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Suitability of Water temperature in tilapia culture

The intolerance of tilapia to low temperatures is a serious constraint for commercial culture in temperate regions. The lower lethal temperature for most species is 50 to 52o F for a few days, but the Blue tilapia tolerates temperatures to about 48o F. Tilapia generally stop feeding when water temperature falls below 63o F. Disease-induced mortality after handling seriously constrains sampling, harvest and transport below 65o F. Reproduction is best at water temperatures higher than 80o F and does not occur below 68o F. In subtropical regions with a cool season, the number of fry produced will decrease when daily water temperature averages less than 75o F. After 16- to 20-day spawning cycles with 1/2-pound Nile tilapia, fry recovery was about 600 fry per female brooder at a water temperature of 82o F, but only 250 fry per female at 75o F. Optimal water temperature for tilapia growth is about 85 to 88o F. Growth at this optimal temperature is typically three times greater than at 72o F

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Health Articles

An Open Letter regarding recent reports that low-fat fish like tilapia are unhealthy. (July 16, 2008)

Eating fish, especially oily fish, at least twice per week is recommended for heart disease prevention. Fish is low in total and saturated fats, high in protein and essential trace minerals, and contains long-chain omega-3 fatty acids (EPA and DHA). Oily fish rich in these healthy omega-3s include salmon, trout, albacore tuna, sardines, anchovies, mackerel and herring. Our omega-3 needs can also be met by eating less-oily (lower-fat) fish more often.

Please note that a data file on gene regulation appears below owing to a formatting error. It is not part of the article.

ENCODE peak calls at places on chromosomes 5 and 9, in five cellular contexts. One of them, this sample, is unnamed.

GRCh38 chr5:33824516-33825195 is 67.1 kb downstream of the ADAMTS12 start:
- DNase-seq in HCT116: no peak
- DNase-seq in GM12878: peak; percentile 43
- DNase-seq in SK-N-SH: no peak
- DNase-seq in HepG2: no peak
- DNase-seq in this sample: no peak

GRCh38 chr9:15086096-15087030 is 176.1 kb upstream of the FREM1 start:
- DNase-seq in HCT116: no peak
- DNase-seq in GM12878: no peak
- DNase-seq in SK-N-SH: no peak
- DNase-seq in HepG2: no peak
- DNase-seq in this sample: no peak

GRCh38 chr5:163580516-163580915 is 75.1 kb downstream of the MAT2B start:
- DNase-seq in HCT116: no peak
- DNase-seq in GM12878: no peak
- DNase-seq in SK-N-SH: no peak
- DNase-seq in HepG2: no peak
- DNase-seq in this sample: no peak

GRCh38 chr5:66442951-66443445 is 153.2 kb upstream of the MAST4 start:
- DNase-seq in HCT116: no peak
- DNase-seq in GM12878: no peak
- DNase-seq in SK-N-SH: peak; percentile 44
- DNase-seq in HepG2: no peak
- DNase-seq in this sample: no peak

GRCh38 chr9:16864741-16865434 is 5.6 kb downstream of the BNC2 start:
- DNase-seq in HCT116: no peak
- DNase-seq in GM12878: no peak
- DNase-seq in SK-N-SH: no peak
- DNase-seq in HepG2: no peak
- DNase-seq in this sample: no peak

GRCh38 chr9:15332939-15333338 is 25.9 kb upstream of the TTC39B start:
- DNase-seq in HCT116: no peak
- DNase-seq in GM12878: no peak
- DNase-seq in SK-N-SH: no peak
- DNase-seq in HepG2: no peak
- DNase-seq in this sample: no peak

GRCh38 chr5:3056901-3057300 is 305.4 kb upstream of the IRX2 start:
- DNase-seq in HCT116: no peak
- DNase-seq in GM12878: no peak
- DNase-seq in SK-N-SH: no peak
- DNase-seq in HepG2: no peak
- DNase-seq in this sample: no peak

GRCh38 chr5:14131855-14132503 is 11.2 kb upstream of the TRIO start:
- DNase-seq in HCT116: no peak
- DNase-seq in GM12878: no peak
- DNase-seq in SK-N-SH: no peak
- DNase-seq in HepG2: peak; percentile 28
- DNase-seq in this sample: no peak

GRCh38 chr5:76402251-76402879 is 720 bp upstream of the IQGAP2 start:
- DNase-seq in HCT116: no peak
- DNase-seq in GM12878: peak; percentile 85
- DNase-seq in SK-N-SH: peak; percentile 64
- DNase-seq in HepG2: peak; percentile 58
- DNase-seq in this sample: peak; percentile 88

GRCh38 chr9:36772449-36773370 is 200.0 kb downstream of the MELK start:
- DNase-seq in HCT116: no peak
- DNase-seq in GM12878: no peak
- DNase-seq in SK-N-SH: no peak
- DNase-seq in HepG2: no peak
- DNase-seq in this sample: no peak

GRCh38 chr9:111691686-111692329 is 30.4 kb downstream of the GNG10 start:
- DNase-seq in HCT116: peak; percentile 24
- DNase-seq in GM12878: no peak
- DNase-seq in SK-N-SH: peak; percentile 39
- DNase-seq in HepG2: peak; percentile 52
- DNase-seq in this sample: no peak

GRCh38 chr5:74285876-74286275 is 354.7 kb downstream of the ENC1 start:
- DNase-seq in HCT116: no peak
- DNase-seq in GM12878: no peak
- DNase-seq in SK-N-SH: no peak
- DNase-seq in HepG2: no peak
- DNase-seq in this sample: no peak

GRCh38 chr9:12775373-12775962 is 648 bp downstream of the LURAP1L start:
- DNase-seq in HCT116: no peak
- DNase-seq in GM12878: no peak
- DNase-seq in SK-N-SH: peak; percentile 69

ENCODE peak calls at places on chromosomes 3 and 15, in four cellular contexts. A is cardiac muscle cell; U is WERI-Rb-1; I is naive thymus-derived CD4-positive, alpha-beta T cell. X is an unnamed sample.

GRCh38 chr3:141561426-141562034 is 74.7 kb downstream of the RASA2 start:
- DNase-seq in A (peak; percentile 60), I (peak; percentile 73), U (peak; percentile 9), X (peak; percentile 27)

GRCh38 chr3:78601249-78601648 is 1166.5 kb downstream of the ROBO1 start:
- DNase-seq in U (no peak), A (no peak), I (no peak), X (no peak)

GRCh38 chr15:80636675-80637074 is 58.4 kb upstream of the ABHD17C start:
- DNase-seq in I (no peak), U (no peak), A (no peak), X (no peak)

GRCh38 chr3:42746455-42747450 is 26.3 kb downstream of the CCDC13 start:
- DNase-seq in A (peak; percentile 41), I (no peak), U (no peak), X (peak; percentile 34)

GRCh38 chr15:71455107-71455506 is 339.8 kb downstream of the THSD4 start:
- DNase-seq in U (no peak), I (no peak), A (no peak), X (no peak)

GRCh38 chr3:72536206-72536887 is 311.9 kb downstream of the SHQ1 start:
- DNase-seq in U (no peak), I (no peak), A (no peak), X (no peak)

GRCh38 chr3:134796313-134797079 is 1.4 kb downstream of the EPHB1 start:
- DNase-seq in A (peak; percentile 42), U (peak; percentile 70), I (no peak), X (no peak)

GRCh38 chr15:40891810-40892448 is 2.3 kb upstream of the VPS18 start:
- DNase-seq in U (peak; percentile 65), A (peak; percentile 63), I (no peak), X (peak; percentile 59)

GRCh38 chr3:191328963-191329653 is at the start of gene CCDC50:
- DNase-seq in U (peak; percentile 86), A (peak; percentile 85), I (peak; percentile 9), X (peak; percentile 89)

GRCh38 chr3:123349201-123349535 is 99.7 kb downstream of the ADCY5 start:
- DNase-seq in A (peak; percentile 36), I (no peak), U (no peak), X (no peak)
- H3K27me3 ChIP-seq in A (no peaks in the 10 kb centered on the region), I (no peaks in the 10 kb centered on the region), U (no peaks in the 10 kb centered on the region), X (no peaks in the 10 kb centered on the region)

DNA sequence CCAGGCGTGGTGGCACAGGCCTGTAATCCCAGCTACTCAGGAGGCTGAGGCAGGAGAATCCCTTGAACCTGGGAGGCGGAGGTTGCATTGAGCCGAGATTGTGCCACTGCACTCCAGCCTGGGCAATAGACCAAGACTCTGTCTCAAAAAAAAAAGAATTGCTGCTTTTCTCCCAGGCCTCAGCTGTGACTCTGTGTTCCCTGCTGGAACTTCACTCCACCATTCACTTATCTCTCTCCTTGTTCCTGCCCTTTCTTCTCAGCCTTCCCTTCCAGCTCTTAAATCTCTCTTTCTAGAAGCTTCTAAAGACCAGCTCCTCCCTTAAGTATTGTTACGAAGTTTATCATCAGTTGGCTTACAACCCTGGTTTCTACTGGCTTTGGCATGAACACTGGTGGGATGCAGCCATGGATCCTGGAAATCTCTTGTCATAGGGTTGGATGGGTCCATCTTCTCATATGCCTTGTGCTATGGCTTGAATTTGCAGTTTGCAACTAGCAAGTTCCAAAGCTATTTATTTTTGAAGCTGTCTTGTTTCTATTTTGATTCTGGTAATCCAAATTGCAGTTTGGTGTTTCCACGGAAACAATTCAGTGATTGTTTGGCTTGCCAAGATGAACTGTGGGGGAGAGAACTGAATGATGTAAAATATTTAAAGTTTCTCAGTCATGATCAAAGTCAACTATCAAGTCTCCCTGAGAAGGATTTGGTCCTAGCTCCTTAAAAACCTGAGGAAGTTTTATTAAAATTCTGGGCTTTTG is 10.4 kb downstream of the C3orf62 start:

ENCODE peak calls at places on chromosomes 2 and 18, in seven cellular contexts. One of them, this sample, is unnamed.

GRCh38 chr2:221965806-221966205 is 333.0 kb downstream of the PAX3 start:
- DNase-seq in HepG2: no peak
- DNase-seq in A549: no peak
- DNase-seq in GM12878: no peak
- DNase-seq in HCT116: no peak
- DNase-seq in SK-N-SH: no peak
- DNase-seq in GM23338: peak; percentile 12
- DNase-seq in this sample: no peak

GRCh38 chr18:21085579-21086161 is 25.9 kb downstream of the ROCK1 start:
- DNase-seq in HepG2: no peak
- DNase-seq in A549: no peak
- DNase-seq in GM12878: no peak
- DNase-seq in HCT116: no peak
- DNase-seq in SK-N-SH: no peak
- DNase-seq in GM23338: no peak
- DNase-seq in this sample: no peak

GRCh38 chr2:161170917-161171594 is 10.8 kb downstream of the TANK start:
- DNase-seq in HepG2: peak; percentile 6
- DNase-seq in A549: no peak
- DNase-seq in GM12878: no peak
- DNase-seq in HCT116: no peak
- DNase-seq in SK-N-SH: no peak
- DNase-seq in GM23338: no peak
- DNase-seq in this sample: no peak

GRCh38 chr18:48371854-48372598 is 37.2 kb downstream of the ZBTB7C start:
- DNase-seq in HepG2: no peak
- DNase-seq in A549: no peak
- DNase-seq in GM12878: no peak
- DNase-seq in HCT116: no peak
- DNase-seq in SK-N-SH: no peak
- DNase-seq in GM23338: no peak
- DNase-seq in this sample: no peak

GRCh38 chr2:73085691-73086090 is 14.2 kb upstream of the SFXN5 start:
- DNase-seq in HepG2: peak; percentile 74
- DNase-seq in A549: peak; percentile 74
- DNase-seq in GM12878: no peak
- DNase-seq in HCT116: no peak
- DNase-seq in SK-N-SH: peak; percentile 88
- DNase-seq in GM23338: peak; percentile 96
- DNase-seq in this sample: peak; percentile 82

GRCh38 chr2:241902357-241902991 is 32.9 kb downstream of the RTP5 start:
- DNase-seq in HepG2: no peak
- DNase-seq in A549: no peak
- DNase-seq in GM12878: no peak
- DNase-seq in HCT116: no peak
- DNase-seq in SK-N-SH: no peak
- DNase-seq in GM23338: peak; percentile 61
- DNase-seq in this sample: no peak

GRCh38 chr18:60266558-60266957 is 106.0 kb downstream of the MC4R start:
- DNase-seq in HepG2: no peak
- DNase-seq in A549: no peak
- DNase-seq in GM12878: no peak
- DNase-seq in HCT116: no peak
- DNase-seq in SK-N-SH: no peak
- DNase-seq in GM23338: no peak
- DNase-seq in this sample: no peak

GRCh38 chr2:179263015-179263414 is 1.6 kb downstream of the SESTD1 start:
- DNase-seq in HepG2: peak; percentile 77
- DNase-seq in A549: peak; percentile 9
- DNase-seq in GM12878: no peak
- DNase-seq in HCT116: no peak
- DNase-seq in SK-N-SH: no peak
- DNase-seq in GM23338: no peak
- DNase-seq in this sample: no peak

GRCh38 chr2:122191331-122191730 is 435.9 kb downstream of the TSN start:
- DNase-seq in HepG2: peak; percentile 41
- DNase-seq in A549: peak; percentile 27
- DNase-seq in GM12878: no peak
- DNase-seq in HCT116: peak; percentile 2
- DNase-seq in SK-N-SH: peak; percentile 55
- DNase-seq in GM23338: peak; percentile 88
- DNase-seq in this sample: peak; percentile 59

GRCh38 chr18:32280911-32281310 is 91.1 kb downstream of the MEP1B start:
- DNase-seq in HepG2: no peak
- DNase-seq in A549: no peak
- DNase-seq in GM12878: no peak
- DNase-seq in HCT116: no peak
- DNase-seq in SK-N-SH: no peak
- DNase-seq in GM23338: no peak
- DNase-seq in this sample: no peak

Tilapia and catfish are examples of lower-fat fish that have fewer omega-3s than the oily fish listed above, but still provide more of these heart-healthy nutrients than hamburger, steak, chicken, pork or turkey. Actually, a 3 ounce serving of these fish provides over 100 mg of the long chain omega-3 fatty acids EPA and DHA. Considering that this is about the current daily intake of these fatty acids in the US, even these fish should be considered better choices than most other meat alternatives. Since they are also relatively low in total and saturated fats and high in protein, they clearly can be part of a healthy diet.

US Department of Agriculture statistics indicate that farmed tilapia and catfish contain somewhat more omega-6 fatty acids than omega-3. Most health experts (including organizations such as the American Heart Association and the American Dietetic Association) agree that omega-6 fatty acids are, like omega-3s, heart-healthy nutrients which should be a part of everyone's diet. Omega-6 fatty acids are found primarily in vegetable oils (corn, soybean, safflower, etc) but also in salad dressings, nuts, whole-wheat bread, and chicken.

Replacing tilapia or catfish with "bacon, hamburgers or doughnuts" is absolutely not recommended.


William S. Harris, PhD, FAHA
Sr. Scientist and Director
Metabolism and Nutrition Research Center
Sanford Research/USD
Sioux Falls, SD
(605) 328-1304